Torstein Hagen, founder and chairman of Viking River Cruises, said in a recent interview, “We are focused clearly on what we are and the number of things we are not.”
Wow! If you want to know why Viking is so successful, I think this statement sums it up nicely. As a sales professional, the message is clear. In order to stand out among the plethora of booking options, get clear on who you are and who you are not. Ask yourself, “What makes me special?” and “What do I want to be known for?”
These are powerful questions that I always ask of my students and audiences around the world. Usually, the response is an awkward silence. In an environment where everyone from Costco to Sea Ray Boats is selling travel, how can retail travel professionals get clear on who they are and who they are not? If a company as complex as Viking River Cruises knows who they are, why is it so hard for retail travel professionals to gain this clarity?
I like to hike, so much...
Recently, an interesting post in one of the newer travel agent Facebook groups caught my attention.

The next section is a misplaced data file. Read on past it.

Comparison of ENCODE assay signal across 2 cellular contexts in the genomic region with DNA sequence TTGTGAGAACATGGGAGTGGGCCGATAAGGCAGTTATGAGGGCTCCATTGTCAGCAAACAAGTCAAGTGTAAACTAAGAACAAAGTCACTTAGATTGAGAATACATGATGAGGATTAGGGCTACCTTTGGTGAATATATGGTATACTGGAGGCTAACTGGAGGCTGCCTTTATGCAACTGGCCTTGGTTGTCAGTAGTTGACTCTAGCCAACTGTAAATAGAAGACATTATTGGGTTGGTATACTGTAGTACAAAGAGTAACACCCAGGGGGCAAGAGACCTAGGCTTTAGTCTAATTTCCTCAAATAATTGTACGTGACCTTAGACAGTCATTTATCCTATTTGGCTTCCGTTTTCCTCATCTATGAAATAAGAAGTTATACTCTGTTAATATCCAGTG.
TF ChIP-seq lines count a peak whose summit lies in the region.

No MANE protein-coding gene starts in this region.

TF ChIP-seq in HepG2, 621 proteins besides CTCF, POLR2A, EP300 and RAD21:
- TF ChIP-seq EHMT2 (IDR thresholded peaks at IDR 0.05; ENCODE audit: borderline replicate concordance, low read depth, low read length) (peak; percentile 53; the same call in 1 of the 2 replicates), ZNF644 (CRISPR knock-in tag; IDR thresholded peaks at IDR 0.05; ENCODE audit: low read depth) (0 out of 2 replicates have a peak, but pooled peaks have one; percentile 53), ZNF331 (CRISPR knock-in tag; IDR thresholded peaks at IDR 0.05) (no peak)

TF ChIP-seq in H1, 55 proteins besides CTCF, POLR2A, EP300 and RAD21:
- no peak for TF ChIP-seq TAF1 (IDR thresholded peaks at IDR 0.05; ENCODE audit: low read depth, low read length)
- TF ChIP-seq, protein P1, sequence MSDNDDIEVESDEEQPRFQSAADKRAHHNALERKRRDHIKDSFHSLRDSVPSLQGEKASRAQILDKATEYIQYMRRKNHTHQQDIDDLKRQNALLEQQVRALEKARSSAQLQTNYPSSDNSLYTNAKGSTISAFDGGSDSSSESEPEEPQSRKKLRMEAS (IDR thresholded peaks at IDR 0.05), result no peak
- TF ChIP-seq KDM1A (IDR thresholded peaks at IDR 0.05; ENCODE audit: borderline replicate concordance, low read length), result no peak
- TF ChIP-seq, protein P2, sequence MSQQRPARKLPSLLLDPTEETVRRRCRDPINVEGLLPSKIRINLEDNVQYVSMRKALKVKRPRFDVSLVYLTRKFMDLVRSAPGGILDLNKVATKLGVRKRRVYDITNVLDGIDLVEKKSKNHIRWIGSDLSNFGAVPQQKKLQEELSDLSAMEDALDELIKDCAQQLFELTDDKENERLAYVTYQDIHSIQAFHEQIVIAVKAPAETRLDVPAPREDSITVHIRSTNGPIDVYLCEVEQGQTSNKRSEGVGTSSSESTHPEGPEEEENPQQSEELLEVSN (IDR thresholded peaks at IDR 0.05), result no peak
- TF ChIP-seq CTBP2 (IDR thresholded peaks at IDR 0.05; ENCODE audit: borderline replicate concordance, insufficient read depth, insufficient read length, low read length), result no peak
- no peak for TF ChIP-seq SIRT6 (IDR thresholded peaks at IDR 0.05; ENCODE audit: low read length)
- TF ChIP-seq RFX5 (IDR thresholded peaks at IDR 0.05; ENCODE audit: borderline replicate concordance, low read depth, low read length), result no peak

A member made a public declaration (post) that she was leaving the group because she only wanted to associate and share ideas with what she considered to be “real and legitimate” travel agents.
What I found interesting is regardless of their business model, virtually all agents in this group (around 1000) are home based and many are cruise focused. This agent had particularly strong feelings about who was “real and legitimate,” and those in the group who didn’t make the cut.
When I started our cruise-only travel agency in 1993 after working on cruise ships, I knew it would fill a need. After all, I had spent almost six years onboard listening to passengers tell me what they liked and disliked about working with a travel agent.
Many of you may be cruise focused, and what you do is widely accepted, however this was not always the...